If you are one of the growing number of people who understand just how important it is to get enough sleep, for the sake of both your physical and mental health, then being unable to get to sleep can be very frustrating. The more frustrated you become, the harder it can become to get to sleep. So how can you break the cycle? How to go to sleep quickly?
For most people, getting to sleep faster will involve making changes to their nighttime routines as they affect the time they go to bed, what they do before they go to bed, the environment they sleep in and more.
As we will discuss at greater length in a moment, it is often the routines people follow before they try to sleep that governs, in part, how fast they fall asleep. Some people may also be far better than others at calming their mind after a long day. And, some people may have circadian rhythms that are in better balance than others.
Circadian rhythms are complex bodily functions that, until recently, were not taken very seriously. They impact more than just sleep, and to get a fuller understanding of them takes time.
In very basic terms, however, Circadian rhythms are 24-hour phases that run to carry out key tasks and processes as part of the body’s internal clock.
Circadian rhythms are synced with a so-called ‘master clock’ in the brain and impact different systems of the body. Circadian rhythms are linked to the day-night cycle because this master clock is strongly affected by environmental signals, particularly light.
A circadian cycle, when correctly aligned, can promote restful and consistent sleep. When this circadian cycle is disrupted, however, it can lead to serious sleeping issues, including insomnia. Jet lag is known to be a serious disruptor of circadian rhythms that can be hard to avoid.
Having trouble getting to sleep? It can be more than annoying, we know. But before you turn to over the counter sleeping pills that can not only leave you groggy in the morning but be habit-forming as well, try some of these simple tweaks to your evening routine to balance your circadian rhythms and help you get to sleep faster and then stay that way until it’s time to get up again.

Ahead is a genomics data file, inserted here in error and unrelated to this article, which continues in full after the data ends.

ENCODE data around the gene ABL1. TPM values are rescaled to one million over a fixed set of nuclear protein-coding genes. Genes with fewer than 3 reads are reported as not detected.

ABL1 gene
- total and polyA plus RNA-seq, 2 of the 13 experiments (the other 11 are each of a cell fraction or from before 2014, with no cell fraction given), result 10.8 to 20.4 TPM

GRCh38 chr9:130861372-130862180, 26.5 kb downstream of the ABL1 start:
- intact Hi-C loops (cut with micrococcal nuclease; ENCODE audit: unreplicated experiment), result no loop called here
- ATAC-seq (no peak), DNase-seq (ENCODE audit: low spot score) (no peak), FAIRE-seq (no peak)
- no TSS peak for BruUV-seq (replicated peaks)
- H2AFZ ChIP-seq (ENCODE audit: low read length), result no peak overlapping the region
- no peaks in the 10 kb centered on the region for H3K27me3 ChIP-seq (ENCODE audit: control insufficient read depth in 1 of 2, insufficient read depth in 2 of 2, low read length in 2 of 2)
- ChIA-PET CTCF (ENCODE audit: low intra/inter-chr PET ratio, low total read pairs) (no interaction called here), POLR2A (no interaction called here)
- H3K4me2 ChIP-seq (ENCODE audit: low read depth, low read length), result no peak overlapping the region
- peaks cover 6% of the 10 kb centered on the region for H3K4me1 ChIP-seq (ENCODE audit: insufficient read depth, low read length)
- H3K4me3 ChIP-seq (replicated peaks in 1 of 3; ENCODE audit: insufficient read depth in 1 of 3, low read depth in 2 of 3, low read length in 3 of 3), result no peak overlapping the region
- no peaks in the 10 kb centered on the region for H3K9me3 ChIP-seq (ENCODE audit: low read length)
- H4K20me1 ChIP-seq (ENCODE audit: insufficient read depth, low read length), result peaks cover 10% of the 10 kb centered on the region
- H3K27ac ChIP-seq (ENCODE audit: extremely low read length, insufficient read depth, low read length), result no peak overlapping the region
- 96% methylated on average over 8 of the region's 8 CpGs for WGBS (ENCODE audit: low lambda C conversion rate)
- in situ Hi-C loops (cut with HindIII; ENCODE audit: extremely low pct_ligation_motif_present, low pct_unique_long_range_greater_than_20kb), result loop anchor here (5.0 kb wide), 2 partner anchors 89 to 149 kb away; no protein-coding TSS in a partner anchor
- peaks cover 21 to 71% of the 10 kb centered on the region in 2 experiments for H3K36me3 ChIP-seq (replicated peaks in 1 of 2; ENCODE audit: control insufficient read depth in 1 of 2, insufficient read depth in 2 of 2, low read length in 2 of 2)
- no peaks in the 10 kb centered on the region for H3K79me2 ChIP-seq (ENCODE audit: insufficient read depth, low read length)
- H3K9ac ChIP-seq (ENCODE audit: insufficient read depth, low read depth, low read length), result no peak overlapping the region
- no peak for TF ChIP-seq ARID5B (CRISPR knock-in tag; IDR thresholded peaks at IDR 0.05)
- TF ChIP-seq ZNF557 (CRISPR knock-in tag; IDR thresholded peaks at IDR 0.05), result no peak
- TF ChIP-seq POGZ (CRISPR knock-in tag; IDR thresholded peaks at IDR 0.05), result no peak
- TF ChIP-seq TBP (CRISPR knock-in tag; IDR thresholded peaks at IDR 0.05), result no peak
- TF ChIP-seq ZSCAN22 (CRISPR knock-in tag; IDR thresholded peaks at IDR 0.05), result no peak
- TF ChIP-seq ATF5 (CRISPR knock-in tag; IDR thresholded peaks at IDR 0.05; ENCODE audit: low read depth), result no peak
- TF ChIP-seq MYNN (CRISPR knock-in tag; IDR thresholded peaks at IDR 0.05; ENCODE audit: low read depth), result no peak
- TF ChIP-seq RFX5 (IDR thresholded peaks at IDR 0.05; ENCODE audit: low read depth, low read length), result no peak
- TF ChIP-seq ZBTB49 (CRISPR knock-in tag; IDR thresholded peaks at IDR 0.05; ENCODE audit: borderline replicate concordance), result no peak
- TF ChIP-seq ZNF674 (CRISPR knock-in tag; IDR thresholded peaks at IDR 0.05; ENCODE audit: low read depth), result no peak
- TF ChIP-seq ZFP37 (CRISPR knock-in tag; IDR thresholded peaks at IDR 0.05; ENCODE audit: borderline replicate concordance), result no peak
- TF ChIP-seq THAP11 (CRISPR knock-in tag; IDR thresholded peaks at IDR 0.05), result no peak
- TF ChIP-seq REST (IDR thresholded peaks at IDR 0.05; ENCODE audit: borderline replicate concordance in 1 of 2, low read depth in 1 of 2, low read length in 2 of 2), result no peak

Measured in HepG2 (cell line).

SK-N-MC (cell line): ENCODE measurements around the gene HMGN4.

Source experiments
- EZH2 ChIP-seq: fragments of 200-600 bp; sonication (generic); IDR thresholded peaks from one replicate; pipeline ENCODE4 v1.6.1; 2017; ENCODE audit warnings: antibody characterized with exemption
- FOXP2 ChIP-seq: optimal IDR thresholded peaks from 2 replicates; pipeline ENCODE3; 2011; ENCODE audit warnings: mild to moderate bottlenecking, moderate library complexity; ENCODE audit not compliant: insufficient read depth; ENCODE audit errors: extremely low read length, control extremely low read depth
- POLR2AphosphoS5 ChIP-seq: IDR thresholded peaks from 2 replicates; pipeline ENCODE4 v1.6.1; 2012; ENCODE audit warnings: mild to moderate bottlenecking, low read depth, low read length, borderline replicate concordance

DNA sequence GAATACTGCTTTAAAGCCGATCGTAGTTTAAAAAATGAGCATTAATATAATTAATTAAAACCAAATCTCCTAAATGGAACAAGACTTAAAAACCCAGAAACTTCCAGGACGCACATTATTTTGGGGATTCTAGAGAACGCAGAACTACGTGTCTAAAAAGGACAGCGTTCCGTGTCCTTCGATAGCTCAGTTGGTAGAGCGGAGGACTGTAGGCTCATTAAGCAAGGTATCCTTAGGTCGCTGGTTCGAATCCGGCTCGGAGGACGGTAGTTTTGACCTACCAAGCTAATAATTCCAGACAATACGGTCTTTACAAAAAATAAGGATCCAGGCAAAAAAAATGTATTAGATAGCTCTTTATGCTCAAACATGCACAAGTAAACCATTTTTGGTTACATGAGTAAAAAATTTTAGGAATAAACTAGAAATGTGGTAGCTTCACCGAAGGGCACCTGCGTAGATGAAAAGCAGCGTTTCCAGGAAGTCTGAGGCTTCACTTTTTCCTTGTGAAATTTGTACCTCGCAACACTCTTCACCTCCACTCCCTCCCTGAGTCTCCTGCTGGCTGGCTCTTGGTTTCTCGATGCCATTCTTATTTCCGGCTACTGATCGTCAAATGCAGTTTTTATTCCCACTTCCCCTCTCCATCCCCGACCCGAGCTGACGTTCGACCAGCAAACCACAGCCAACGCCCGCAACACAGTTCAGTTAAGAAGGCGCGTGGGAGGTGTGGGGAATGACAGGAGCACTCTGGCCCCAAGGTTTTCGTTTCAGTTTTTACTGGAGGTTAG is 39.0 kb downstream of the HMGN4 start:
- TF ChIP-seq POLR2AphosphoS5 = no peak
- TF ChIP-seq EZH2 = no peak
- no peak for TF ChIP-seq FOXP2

You’ve probably heard the advice before: try to get up and then go to bed at the same time every night, even on weekends when a long lie in is appealing. What is the significance of this? It all has to do with circadian rhythms, which the body utilizes to try to control your sleeping patterns so that you get the rest you require.
If you sleep in, it may disrupt these cycles, making it difficult to fall asleep the next night. You must usually be awake for a certain length of time before you are drowsy enough to sleep again. So, stick to the same sleep schedule every night so your body can find its natural rhythm.
What – and when – you eat and drink later in the day can disrupt your sleep, and it’s even possible that the timing of your workouts could be a problem.
Try not to eat anything two to three hours before your regular bedtime, especially a heavy meal or spicy foods, as they may cause heartburn and make it difficult to fall asleep. A relaxing bedtime drink is okay, but try to avoid alcohol or caffeine in the two to three hours leading up to bedtime too.
When it comes to workouts, study after study has shown that people who are more physically active get better sleep. But there is a caveat. When you exercise, body temperature goes up, and it takes about six hours for it to drop again. And since a cooler body temperature is associated with better sleep, the ideal time for exercise is the late afternoon.
Yoga practitioners recommend practicing 15-60 minutes of Asana and Pranayama yoga before bedtime.
Sitting and moving meditations are best done during the day or before bed.